Hewlett-Packard inkjet photo-printing systems combine durable, innovative hardware with advanced HP Vivera pigment ink technology and superlative papers and media. The Photosmart Pro B9180 photo printer leverages HP’s third-generation gray ink to maximize monochrome and black-and-white output. Eight individual high-capacity ink cartridges enable high-volume printing that’s quite speedy—4x6-inch photos in as little as 10 seconds and 13x19-inch prints as fast as 1.5 minutes. The Pro B9180 accepts a variety of media, including canvas, photo rag, watercolor, stiff pre-matte and film up to 13x19 inches. HP includes an Adobe Photoshop plug-in to facilitate output and offers an upgrade to professional color management with its optional HP raster image
Similar to the B9180, the HP Photosmart Pro B8850 inkjet printer produces outstanding photo-quality prints up to 13x19 inches and also shows off its versatility by delivering sharp text equal to a high-end laser printer. It will produce a 13x19-inch print in less than 90 seconds and can print mixed-color text and graphics as fast as 26 ppm. The Pro B8850 features a built-in color-calibration system for reliable and predictable results using HP’s legendary Vivera inks. It offers support for Adobe RGB, sRGB and ICC profiles, plus full compatibility with Adobe Photoshop. A monitoring system alerts you when one of the individually replaceable ink cartridges is running low, and a built-in self-cleaning system reduces waste and keeps things tidy.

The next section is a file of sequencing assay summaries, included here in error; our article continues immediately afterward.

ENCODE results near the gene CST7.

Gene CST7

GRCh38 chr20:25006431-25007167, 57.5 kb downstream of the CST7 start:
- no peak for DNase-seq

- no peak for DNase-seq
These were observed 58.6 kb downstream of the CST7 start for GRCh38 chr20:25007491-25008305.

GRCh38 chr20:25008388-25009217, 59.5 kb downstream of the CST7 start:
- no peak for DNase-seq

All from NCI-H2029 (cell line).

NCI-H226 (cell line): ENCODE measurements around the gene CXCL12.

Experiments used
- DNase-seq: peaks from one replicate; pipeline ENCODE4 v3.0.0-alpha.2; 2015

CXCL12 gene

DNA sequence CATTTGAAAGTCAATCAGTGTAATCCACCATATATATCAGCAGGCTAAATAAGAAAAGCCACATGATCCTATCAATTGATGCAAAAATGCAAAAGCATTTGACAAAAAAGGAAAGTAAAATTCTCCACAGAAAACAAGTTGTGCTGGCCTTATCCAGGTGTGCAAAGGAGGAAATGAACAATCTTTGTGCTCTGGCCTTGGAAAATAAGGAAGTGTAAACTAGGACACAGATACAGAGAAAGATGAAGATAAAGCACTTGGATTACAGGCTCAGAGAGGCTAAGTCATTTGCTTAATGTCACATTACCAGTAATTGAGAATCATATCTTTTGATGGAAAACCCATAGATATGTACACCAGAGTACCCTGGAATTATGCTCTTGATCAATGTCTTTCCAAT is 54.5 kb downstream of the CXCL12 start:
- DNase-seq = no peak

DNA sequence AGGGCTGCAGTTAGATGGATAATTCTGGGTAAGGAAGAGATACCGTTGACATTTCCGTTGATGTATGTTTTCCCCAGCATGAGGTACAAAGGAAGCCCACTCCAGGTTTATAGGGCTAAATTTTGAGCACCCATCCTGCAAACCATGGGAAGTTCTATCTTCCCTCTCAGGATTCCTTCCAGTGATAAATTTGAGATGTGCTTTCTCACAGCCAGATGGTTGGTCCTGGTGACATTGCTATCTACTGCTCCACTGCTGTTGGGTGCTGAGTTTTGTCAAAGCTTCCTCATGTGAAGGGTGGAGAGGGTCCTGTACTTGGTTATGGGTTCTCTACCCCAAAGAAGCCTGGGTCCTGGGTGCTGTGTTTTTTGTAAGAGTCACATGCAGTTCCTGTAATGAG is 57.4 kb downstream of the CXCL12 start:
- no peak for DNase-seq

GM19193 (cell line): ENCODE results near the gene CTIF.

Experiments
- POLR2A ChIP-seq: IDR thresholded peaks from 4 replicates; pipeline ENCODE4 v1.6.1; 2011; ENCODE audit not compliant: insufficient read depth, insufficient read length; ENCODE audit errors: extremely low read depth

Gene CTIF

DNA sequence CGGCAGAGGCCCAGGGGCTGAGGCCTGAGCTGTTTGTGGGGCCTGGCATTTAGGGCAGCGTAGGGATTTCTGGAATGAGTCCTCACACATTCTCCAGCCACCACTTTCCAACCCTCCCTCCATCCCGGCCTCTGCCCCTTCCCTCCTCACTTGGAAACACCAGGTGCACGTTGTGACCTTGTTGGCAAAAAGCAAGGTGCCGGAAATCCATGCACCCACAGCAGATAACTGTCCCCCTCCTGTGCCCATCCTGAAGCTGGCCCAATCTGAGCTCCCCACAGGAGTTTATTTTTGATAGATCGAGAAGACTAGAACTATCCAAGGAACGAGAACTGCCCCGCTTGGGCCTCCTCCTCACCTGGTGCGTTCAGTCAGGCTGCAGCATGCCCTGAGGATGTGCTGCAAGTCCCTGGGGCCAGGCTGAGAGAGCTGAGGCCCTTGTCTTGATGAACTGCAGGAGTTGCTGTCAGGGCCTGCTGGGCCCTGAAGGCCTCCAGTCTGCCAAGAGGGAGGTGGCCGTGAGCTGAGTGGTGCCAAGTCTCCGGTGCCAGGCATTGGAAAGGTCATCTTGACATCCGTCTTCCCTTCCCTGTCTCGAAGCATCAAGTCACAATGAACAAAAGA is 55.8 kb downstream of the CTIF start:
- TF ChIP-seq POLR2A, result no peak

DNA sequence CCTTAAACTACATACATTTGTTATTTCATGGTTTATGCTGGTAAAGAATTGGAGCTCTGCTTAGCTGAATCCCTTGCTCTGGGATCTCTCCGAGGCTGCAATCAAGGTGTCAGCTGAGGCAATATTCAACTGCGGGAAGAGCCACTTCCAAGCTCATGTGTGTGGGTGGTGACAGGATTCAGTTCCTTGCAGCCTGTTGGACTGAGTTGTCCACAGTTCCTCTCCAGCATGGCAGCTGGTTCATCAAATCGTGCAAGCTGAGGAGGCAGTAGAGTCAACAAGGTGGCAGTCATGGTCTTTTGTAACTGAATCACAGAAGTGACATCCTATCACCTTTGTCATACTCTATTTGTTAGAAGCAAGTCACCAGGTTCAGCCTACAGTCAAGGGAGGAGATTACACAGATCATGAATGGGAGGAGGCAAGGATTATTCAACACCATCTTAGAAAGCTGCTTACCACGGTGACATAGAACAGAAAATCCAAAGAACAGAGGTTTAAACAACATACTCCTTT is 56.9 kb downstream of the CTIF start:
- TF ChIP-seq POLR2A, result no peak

dpi vs. ppi
A note about dpi and ppi: You might see these terms used interchangeably, and when we’re talking about image resolution, we do tend to get careless with them. A printer’s “dpi” rating is frequently over 4000 these days. That means that the printer is capable of laying down more than 4000 distinct dots in a square inch. Each dot is a single color corresponding to the individual colors in the printer’s ink tanks. By laying down those dots of ink in a specific pattern, the printer generates millions of individual colors.
When you set your image file to print, you choose a resolution. In Photoshop, the dialog box asks you for a dpi setting (we usually recommend 300). This is where it can become confusing. If you have a 4800 dpi printer, don’t set the Photoshop dialog box to 4800. The Photoshop dialog box should really say “ppi,” meaning “pixels per inch.” Photo printers are optimized for 300 ppi, and they use their 4800 dpi to lay down the right colors to create a continuous-tone image. Each pixel in your image file is a single distinct color. By having millions of possible colors (thanks to the printer’s 4000+ dpi capability), the printer can generate the exact color for each pixel, and you get a beautiful print without the annoying pixilation that was common in the early days of photo printers.